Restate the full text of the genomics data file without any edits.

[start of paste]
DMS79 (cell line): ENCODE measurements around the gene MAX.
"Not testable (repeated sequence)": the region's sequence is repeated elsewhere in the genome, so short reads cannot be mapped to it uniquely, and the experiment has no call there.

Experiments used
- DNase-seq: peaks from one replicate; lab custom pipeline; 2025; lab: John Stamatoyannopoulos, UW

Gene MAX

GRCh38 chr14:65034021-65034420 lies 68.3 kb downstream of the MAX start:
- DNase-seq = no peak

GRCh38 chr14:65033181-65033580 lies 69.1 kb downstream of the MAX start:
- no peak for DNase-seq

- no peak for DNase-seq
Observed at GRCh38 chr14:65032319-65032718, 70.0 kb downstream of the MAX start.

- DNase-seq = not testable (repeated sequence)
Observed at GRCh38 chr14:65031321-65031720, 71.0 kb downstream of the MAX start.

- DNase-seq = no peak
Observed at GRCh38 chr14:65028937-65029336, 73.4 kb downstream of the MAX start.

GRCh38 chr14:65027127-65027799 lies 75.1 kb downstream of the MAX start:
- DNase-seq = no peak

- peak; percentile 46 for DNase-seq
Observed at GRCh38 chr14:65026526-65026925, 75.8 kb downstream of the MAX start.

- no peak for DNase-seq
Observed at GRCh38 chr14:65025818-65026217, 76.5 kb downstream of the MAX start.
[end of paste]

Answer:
DMS79 (cell line): ENCODE measurements around the gene MAX.
"Not testable (repeated sequence)": the region's sequence is repeated elsewhere in the genome, so short reads cannot be mapped to it uniquely, and the experiment has no call there.

Experiments used
- DNase-seq: peaks from one replicate; lab custom pipeline; 2025; lab: John Stamatoyannopoulos, UW

Gene MAX

GRCh38 chr14:65034021-65034420 lies 68.3 kb downstream of the MAX start:
- DNase-seq = no peak

GRCh38 chr14:65033181-65033580 lies 69.1 kb downstream of the MAX start:
- no peak for DNase-seq

- no peak for DNase-seq
Observed at GRCh38 chr14:65032319-65032718, 70.0 kb downstream of the MAX start.

- DNase-seq = not testable (repeated sequence)
Observed at GRCh38 chr14:65031321-65031720, 71.0 kb downstream of the MAX start.

- DNase-seq = no peak
Observed at GRCh38 chr14:65028937-65029336, 73.4 kb downstream of the MAX start.

GRCh38 chr14:65027127-65027799 lies 75.1 kb downstream of the MAX start:
- DNase-seq = no peak

- peak; percentile 46 for DNase-seq
Observed at GRCh38 chr14:65026526-65026925, 75.8 kb downstream of the MAX start.

- no peak for DNase-seq
Observed at GRCh38 chr14:65025818-65026217, 76.5 kb downstream of the MAX start.